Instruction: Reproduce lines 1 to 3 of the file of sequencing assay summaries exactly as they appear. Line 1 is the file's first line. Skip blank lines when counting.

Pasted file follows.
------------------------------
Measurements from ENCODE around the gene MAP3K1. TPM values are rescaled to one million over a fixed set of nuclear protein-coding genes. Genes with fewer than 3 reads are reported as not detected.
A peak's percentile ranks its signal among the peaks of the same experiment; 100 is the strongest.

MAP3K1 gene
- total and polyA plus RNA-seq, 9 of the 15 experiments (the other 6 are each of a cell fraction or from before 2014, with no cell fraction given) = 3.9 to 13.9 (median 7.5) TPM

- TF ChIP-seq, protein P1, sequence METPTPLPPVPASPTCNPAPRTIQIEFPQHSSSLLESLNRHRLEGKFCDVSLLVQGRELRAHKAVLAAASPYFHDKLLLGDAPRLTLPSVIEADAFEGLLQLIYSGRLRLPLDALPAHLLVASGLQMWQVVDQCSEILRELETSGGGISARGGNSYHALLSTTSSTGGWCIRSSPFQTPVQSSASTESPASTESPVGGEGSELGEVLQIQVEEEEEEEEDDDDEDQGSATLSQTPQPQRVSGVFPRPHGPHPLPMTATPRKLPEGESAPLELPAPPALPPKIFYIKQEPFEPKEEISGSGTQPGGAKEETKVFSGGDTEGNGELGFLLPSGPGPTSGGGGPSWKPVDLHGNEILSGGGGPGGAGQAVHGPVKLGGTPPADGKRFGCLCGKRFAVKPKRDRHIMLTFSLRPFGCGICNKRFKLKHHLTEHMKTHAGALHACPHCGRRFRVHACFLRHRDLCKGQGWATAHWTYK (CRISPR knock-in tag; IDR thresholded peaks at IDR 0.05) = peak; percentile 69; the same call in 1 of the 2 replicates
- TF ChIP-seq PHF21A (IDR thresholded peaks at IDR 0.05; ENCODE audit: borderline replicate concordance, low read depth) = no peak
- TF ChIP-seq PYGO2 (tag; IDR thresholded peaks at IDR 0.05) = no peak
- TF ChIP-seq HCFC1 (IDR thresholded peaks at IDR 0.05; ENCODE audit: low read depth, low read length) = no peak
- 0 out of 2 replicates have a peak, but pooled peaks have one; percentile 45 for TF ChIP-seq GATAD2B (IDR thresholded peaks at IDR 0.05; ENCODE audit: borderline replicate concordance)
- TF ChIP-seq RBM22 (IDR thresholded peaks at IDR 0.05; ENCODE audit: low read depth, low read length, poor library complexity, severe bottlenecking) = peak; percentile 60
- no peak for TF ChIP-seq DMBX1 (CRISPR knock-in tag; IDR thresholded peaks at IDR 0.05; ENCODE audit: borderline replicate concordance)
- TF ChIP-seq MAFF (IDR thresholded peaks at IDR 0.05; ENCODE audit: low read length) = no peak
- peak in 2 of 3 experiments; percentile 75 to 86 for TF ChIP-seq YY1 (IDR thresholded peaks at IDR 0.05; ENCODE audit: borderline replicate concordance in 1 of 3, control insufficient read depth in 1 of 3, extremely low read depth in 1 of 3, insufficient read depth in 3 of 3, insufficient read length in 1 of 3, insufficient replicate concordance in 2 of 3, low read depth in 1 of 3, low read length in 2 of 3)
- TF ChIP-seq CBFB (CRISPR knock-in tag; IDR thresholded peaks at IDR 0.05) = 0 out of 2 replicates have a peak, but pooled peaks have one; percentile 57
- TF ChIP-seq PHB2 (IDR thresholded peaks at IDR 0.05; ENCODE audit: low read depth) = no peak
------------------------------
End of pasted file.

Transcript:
Measurements from ENCODE around the gene MAP3K1. TPM values are rescaled to one million over a fixed set of nuclear protein-coding genes. Genes with fewer than 3 reads are reported as not detected.
A peak's percentile ranks its signal among the peaks of the same experiment; 100 is the strongest.

MAP3K1 gene